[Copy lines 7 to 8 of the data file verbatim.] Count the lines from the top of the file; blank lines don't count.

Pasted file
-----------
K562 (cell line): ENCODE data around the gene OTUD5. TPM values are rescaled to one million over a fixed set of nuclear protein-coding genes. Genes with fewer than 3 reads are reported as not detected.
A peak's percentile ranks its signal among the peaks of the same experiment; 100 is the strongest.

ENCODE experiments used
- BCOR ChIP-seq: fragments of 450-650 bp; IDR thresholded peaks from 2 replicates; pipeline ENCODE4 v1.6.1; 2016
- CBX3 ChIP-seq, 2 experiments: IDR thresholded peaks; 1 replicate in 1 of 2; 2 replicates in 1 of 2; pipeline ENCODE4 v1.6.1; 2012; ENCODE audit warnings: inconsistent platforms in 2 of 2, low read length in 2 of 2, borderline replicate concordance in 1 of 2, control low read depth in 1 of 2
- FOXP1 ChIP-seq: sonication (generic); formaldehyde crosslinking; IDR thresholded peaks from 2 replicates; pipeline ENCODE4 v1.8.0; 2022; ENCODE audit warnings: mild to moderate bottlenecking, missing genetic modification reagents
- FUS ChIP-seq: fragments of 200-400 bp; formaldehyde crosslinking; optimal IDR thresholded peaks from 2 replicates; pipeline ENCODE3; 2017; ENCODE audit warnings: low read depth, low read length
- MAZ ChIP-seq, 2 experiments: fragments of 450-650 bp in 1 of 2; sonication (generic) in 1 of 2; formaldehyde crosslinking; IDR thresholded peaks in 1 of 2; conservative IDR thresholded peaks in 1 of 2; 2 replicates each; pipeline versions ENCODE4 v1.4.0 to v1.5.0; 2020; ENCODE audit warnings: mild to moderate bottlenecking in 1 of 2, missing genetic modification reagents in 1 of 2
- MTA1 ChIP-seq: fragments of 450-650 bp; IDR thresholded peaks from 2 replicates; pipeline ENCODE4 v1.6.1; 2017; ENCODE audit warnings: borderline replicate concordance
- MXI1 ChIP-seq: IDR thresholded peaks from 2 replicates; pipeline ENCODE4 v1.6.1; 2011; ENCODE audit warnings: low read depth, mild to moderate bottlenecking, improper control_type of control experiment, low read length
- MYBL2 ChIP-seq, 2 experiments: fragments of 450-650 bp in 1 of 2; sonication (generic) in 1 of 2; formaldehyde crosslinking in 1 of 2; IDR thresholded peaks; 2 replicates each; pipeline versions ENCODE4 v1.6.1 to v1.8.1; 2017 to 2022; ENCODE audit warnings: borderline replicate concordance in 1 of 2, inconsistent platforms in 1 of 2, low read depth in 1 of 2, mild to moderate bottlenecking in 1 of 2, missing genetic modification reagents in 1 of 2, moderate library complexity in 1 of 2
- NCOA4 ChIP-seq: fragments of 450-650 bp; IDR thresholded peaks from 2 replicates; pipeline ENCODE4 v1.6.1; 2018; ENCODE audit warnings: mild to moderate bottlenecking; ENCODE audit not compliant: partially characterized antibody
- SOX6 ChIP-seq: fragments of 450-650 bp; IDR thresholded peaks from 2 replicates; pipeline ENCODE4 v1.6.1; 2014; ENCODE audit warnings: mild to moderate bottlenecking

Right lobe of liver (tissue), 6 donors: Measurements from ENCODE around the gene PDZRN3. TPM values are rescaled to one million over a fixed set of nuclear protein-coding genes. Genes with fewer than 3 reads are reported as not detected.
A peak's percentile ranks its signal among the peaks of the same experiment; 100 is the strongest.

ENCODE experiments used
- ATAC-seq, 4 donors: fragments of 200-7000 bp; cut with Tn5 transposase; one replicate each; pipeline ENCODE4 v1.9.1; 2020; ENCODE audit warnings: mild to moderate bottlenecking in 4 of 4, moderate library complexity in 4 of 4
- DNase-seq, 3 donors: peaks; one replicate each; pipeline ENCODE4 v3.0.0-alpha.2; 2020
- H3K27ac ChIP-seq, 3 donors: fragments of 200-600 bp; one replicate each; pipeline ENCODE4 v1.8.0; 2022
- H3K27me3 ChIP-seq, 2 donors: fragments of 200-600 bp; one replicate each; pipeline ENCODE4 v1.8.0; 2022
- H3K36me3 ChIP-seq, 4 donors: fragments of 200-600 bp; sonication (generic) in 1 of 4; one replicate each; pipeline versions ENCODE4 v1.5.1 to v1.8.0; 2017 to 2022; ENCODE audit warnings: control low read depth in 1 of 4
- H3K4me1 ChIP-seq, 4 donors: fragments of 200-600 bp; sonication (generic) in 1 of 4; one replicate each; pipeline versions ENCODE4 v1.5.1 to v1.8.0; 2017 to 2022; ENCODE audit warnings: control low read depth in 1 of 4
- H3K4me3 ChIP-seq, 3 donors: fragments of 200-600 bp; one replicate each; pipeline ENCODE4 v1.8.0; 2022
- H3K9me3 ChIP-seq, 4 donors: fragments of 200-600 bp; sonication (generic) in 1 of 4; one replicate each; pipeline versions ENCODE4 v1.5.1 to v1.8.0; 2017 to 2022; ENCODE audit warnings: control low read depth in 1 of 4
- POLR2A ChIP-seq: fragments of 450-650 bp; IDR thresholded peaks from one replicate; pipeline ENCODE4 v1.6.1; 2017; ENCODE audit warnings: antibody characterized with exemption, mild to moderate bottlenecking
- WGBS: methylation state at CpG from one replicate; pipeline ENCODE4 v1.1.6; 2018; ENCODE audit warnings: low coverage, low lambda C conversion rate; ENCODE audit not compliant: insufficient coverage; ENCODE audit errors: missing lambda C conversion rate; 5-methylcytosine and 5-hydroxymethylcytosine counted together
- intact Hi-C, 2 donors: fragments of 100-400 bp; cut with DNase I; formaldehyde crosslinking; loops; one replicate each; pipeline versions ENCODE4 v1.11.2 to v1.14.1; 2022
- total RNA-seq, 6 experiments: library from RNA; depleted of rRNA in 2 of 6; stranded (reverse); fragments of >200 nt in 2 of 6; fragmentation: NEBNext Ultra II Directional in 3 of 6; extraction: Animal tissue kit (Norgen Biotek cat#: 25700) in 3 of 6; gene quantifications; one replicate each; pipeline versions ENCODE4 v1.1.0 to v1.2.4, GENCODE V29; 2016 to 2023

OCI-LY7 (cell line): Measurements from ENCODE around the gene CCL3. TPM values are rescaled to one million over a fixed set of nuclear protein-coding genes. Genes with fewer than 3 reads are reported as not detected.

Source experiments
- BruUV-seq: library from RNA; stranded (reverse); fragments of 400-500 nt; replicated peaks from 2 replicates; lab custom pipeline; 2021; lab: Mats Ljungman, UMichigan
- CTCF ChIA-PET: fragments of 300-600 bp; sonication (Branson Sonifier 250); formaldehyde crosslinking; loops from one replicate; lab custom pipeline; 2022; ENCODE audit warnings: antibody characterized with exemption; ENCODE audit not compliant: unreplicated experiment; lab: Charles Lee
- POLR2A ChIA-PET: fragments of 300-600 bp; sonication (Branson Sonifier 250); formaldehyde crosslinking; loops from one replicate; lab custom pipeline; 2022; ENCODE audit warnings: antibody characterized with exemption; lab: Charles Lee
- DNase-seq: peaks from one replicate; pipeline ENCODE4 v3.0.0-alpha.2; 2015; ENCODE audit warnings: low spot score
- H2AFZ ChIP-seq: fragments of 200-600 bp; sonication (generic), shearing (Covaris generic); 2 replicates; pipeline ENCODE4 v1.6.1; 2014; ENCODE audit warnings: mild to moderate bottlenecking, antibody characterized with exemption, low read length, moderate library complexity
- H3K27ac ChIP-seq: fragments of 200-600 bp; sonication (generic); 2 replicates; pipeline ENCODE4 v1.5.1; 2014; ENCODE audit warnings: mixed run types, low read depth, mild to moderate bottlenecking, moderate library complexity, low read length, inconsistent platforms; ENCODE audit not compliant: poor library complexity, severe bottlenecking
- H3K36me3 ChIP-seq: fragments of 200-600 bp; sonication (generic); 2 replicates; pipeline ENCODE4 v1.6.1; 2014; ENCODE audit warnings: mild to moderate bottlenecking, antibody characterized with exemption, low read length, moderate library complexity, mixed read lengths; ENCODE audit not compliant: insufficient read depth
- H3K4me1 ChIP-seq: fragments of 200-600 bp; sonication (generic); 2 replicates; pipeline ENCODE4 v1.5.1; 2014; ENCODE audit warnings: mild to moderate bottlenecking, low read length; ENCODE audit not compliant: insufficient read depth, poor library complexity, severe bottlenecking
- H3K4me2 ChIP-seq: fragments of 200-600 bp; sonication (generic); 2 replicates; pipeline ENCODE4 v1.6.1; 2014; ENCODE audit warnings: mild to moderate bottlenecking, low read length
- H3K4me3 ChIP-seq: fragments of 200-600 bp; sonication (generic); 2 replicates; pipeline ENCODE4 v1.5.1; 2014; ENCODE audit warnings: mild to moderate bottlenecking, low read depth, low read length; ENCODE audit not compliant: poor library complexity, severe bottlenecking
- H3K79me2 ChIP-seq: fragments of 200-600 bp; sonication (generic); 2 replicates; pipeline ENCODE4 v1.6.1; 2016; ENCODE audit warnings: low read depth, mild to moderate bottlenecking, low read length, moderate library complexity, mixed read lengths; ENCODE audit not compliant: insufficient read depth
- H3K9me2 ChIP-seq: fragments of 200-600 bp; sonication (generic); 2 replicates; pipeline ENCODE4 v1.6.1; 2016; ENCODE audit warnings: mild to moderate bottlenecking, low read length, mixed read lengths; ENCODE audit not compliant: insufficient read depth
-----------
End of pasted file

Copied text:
- FUS ChIP-seq: fragments of 200-400 bp; formaldehyde crosslinking; optimal IDR thresholded peaks from 2 replicates; pipeline ENCODE3; 2017; ENCODE audit warnings: low read depth, low read length
- MAZ ChIP-seq, 2 experiments: fragments of 450-650 bp in 1 of 2; sonication (generic) in 1 of 2; formaldehyde crosslinking; IDR thresholded peaks in 1 of 2; conservative IDR thresholded peaks in 1 of 2; 2 replicates each; pipeline versions ENCODE4 v1.4.0 to v1.5.0; 2020; ENCODE audit warnings: mild to moderate bottlenecking in 1 of 2, missing genetic modification reagents in 1 of 2